ChiLDREN Network (pediatric)Time per item0.99 ± 1.070.56 ± 0.61-1.48-0.61 0.38
ChiLDREN Network (pediatric)Time per CRF page11.64 ± 7.546.07 ± 3.18-12.70-1.560.10

Table 5. Time to complete Remote+On-site versus On-site Only source document verification.

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The goal of clinical trial monitoring is to avoid errors that may compromise patient safety and study results[13]. On-site monitoring is expensive; remote monitoring has the potential to significantly reduce the resources required to meet basic monitoring practices. Remote source document verification can enable more frequent monitoring of trial integrity and could improve safety concerns by detecting errors earlier than would be possible with more limited on-site monitoring. For example, with remote SDV, the study sponsor has the ability to more frequently evaluate patient safety events, identify early safety signals, and check protocol compliance issues such as inclusion/exclusion compliance for subject recruitment, correct dosing of study medications through drug accountability monitoring and appropriate timing and response to safety laboratory blood testing[14]. This is in direct contrast to traditional on-site monitoring efforts that employ varying intervals between monitoring visits. While this study only addressed remote monitoring for SDV, the opportunity presents itself to use remote access for additional features of study monitoring, including study drug accountability, consent documentation, and basic regulatory documentation, as well as for training.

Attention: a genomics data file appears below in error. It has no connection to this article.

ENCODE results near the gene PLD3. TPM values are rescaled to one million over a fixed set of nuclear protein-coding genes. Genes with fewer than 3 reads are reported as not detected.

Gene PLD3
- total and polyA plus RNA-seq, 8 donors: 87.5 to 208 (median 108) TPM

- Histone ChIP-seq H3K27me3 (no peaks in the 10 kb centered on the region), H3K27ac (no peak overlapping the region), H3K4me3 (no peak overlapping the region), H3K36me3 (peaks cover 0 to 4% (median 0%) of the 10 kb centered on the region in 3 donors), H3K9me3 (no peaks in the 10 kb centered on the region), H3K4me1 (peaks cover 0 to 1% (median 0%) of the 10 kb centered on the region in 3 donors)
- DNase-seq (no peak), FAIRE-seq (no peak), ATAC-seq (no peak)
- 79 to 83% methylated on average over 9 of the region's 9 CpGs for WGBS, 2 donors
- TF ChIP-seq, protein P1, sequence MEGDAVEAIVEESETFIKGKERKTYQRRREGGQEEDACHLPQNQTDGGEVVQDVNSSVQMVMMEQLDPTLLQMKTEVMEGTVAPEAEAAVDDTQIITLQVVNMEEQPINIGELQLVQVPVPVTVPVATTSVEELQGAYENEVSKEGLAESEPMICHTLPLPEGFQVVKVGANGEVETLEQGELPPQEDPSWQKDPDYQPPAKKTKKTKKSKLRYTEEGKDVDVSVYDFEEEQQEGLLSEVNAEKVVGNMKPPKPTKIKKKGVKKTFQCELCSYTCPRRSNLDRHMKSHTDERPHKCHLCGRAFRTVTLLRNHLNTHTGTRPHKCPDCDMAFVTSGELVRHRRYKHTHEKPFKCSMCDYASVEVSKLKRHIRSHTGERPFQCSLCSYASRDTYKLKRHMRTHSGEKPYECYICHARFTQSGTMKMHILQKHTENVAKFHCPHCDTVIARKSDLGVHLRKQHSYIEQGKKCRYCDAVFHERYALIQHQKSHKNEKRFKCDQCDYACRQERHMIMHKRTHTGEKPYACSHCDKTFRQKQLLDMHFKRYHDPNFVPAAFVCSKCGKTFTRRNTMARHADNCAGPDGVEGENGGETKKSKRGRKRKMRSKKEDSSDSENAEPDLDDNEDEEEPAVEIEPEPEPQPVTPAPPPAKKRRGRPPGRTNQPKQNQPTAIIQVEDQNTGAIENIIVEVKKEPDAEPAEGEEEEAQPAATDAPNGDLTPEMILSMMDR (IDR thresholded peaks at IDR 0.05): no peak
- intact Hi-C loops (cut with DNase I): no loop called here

An informal post-study interview of the study monitors and site coordinators involved in the pilot study revealed a high level of satisfaction with the remote monitoring process and a strong desire to expand its use at other sites in both national networks. Neither study monitor had difficulty with using different electronic access methods and data review applications.

There was a consistent increase in overall time for remote source document verification versus traditional on-site monitoring; although differences were not statistically significant, the magnitude of per-item differences was very small (less than 30 seconds). The practical impact of time differences on a given trial would also have to consider travel time for study monitors, which was not quantified in this study, and could vary substantially across networks or trials. The major reason noted for the additional overall time was delayed response time between the study monitor and site coordinator for responding to questions. During on-site visits, the monitor and site coordinator meet at pre-scheduled times to review questions that have accumulated during the review. Remote monitoring allows more fluid workflows but also requires more coordination to ensure rapid turnaround times in response to monitor questions. Implementing different workflows/Standard Operating Procedures, such as pre-scheduling times to review questions over the telephone or incorporating the use of chat/instant messaging for more interactive communications, could potentially ameliorate delays in responses. Also, it is reasonable to believe that repeated exposure to remote monitoring and accessing the electronic health record applications would translate into improved efficiency, as would use of a single electronic health record.